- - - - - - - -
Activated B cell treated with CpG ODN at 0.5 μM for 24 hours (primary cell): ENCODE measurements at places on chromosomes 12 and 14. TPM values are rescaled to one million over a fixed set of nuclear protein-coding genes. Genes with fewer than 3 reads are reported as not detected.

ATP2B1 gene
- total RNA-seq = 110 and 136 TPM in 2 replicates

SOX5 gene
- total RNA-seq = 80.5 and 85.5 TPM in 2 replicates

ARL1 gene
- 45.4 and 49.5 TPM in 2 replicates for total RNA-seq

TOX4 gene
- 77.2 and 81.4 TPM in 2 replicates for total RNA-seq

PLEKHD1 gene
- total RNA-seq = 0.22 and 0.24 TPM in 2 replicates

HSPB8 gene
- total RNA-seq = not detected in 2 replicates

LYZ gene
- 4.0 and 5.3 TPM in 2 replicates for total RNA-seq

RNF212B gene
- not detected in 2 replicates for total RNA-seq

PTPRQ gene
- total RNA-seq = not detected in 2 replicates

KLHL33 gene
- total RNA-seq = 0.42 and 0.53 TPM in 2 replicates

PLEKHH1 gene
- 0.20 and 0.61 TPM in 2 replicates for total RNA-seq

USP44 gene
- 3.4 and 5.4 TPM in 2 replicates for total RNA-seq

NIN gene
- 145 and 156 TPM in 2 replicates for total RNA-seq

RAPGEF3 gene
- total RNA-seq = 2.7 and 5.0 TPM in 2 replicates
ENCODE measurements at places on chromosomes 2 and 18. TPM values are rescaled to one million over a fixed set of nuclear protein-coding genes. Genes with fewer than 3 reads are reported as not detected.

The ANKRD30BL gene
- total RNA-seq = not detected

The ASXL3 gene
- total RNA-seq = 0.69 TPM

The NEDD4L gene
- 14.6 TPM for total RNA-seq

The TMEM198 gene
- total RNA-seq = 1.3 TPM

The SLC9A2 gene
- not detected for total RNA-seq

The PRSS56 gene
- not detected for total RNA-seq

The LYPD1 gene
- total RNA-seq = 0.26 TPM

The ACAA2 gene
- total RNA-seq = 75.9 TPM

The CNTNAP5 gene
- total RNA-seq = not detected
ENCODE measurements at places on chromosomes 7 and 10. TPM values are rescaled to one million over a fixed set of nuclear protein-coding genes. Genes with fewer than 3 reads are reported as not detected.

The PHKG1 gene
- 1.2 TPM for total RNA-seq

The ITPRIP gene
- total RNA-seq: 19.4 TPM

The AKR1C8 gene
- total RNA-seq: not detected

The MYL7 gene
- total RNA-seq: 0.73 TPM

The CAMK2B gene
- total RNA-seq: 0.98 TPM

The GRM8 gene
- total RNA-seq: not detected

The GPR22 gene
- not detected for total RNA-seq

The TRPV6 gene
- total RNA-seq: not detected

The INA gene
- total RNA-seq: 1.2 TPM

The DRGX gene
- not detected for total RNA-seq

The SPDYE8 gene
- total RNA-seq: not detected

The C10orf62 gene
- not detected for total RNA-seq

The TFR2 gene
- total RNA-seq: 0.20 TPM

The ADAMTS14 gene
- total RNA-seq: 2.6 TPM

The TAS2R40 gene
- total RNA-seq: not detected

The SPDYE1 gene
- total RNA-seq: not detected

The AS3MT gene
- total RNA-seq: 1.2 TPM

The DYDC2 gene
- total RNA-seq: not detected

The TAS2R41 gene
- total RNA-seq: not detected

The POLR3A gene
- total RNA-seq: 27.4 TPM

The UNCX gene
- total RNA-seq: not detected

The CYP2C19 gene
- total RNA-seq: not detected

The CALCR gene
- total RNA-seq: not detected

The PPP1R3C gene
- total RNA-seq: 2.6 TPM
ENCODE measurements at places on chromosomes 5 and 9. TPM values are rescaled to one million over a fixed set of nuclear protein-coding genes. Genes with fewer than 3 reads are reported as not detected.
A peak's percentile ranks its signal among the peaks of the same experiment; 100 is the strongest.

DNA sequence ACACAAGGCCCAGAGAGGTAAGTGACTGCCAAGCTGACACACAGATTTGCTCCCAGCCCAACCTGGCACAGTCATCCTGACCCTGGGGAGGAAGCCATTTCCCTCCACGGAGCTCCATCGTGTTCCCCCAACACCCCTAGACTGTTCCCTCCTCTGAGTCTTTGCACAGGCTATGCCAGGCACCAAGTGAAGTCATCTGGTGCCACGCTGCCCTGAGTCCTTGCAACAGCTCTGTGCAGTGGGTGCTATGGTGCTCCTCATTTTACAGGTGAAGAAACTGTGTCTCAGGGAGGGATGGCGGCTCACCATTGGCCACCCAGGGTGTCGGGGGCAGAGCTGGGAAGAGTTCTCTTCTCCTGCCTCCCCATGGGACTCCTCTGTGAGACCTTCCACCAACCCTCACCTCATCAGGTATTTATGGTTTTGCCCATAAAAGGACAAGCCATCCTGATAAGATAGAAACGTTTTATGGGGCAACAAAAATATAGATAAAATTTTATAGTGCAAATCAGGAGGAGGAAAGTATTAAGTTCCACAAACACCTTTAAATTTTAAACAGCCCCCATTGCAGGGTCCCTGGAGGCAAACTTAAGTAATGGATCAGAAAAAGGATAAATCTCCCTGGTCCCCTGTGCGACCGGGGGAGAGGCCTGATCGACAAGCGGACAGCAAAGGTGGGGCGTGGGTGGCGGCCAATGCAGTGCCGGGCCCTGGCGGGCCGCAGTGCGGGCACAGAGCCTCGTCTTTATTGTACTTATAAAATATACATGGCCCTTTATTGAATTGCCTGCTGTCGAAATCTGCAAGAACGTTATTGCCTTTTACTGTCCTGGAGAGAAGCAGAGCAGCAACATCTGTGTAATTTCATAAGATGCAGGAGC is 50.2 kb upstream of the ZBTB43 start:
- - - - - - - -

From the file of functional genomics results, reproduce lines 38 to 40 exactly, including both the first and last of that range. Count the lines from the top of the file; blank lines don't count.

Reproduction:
- total RNA-seq = 1.3 TPM

The SLC9A2 gene
- not detected for total RNA-seq